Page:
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Bagpipers: How to Play FAST


Some pipers think that it is really hard to play fast, but they’re wrong. It’s very easy to play fast, even at a tempo that comes close to matching that of Stuart Liddell. Thus, a fast tempo is really no problem at all. The problem arises when we expect to play fast and at the same time make anything that sounds close to good music.

So, why the big disconnect? Well, as far as adult learners are concerned, we are very impatient and for the most part do not want to take the time to learn things correctly, or we don’t think that we have the time to do something right in the first place. And when we’re told in piping to “slow down!”, we often say to ourselves or others, “I really can’t play anything at that slow tempo.”

Let’s examine a couple of examples that might illustrate the problem, and then we’ll talk about potential solutions.

When we listen to the top solo pipers, or Grade 1 bands, we here superb technique and musicality, and we honestly strive to “sound just like they do”. But we don’t think about the work and patience it took to achieve that level. We won’t get into the reasons why adults to be impatient with learning the pipes; suffice it to say that it is a true statement. Examine Figure 1.


Figure 1 illustrates that we simultaneously want to be able to play at a fast tempo, and we want to do it with high quality, as shown in the blue solid and dashed lines. We know that we should 'start slowly', and we do. We might even be using the Dojo tune-building method, where we play only one bar at a time until we get it right, then learn the second bar, put both bars together, etc. But sooner or later, we want to increase the tempo, possibly because we “hear” the good music of the experts. The problem comes in when we continue to increase the tempo without mastering the technique to match the tempo. This failure is shown in the solid and dashed red lines. The divergence between the faster tempo and good quality is clear. Although we try to keep up with the faster clicks of the metronome, we’re not yet comfortable with the technique, but we keep going. We are no longer hitting the beats, and the technique falls apart. Overall, the results of a faster tempo are INVARIABLY BAD, totally disappointing, not what we expected, and often very discouraging.  As the tempo increased, the quality of the playing took a nose dive, never to recover.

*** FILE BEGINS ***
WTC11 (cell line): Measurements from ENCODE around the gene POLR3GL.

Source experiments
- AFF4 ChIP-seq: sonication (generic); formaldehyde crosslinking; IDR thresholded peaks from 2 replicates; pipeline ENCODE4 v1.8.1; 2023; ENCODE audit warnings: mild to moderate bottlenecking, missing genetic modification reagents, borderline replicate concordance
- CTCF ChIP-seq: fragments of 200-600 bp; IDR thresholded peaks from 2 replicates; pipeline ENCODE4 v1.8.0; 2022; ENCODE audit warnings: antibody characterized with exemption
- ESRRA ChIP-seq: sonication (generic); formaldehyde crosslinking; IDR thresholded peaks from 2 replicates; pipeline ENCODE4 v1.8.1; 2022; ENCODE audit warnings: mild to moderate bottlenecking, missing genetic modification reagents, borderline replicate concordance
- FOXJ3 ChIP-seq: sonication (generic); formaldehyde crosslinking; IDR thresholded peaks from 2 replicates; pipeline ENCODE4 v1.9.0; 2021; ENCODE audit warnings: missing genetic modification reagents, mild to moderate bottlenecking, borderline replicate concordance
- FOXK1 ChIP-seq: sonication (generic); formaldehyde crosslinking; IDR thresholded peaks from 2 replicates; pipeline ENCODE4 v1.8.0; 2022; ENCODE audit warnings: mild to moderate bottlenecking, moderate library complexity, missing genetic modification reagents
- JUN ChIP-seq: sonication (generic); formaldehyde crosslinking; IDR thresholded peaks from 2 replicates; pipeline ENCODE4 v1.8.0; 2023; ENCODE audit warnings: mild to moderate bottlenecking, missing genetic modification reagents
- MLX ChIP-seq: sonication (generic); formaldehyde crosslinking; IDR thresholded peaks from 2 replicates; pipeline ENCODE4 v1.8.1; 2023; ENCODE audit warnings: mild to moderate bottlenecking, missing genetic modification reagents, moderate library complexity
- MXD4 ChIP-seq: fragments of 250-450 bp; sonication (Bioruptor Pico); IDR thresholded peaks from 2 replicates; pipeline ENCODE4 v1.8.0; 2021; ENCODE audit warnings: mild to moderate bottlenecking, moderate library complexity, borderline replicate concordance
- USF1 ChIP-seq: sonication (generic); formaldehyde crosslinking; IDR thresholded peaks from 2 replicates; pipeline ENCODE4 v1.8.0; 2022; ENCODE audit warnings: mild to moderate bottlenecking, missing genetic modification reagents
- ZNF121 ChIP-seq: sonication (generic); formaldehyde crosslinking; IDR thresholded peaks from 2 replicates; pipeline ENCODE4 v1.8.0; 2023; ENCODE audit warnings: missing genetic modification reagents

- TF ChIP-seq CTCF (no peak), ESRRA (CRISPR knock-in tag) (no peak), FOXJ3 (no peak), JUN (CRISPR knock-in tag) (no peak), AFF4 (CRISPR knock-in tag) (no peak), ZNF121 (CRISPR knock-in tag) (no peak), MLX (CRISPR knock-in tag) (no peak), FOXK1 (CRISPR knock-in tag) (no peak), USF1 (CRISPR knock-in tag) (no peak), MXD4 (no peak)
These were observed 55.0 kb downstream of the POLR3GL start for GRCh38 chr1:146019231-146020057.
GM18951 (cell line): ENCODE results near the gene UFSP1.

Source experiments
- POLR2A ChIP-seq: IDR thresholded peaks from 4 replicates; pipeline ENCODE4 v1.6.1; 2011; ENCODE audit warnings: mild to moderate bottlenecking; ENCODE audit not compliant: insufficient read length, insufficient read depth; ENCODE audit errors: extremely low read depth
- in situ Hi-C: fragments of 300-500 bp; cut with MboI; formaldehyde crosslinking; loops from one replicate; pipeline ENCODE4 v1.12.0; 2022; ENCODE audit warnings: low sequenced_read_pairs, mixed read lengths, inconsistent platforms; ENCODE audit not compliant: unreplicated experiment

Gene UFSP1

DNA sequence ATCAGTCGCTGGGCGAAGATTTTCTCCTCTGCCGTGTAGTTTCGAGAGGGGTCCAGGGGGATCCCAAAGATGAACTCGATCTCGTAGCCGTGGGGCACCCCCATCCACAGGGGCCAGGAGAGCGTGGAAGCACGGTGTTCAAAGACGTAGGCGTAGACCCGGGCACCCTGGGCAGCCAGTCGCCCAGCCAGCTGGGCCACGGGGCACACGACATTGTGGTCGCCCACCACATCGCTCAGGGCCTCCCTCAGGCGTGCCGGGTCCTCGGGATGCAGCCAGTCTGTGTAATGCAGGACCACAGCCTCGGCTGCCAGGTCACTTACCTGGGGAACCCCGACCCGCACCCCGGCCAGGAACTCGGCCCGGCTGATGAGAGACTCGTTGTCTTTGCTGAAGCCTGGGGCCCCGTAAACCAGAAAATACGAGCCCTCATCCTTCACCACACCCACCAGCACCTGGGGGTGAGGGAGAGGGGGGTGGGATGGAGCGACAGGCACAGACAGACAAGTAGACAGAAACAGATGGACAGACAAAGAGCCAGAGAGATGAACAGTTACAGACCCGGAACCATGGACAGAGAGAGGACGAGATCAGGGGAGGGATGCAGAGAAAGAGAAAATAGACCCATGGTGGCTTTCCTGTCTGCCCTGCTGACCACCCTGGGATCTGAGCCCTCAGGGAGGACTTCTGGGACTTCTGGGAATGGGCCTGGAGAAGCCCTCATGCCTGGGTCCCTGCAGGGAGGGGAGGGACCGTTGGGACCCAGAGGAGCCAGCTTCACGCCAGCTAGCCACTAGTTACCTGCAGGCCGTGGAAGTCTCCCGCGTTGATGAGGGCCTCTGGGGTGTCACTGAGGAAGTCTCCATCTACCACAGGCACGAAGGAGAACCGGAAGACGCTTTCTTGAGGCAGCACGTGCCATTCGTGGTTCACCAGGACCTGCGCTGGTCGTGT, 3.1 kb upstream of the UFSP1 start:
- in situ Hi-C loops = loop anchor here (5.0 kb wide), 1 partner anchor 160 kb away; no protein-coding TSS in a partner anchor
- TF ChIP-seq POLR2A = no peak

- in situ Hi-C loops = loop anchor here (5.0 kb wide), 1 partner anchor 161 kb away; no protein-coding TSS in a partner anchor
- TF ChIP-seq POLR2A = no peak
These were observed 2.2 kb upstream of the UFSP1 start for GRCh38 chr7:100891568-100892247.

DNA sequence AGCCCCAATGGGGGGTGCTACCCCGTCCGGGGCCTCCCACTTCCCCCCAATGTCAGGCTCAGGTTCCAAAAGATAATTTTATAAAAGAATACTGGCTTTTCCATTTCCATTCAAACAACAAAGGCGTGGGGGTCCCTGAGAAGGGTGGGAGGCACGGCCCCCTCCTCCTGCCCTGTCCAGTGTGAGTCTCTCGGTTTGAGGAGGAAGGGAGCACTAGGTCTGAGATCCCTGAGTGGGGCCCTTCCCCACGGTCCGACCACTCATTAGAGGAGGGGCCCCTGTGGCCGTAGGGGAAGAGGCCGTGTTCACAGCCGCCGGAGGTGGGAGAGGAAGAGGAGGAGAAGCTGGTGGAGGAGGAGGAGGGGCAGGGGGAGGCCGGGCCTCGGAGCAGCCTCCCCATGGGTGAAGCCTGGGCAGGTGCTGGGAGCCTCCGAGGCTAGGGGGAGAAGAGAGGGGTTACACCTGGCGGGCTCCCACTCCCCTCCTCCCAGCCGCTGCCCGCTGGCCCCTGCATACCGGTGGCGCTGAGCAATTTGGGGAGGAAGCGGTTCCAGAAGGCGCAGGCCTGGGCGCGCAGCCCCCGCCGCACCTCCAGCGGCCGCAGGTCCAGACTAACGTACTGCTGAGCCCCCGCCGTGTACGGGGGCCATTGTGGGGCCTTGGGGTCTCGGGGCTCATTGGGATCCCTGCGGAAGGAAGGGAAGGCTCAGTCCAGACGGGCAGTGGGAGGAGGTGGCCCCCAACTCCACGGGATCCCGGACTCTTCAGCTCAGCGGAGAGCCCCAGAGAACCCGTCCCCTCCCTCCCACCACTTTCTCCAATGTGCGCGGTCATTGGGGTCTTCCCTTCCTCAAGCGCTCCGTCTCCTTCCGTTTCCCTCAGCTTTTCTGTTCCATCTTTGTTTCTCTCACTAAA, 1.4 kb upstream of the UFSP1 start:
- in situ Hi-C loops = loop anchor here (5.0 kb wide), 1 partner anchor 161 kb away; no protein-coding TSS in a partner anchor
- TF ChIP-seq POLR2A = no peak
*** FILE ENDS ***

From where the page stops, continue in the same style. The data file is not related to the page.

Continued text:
So, what is the right approach for an eventual fast tempo with high quality music? Let’s turn to Figure 2.

We must remember that each individual has their own learning and playing curves, younger folks learn faster than older folks, etc (or do they...?). But the old adage “speed kills” is true for bagpiping as well as for automobiles. An appropriate tempo to start with, as mentioned above, is about half the final expected tempo. Establish your final tempo, and start at half that. For a strathspey in a Grade 1 band, the final tempo might be 120 beats/minute, for a Grade 3 solo piper, perhaps 105-110 bpm. Whatever the final is, take half of it.

In Figure 2, we see that if we learn a new tune SLOWLY (solid red line), the quality of our playing (dashed red line) steadily improves as the tempo gradually increases. In other words, the quality of playing (good rhythm, no note mistakes, good gracenotes, etc) keeps up with the slowly increasing tempo. Ultimately, we reach the original goal of fast tempo along with good quality.

Practice at that starting tempo, and DO NOT increase the tempo until all you can hit all of the beats, and all of the technique is down solid. It’s that simple. If you’re missing the embellishments or have gracenote synchronization errors at 60, common sense guarantees that the problems can only get worse with increasing tempo by only 2-3 beats/minute. So, don’t even consider a tempo increase until you have things right. Don’t be embarrassed. No, it doesn’t yet “sound” like a strathspey because it’s not up to speed. Be patient, it will come, but not overnight.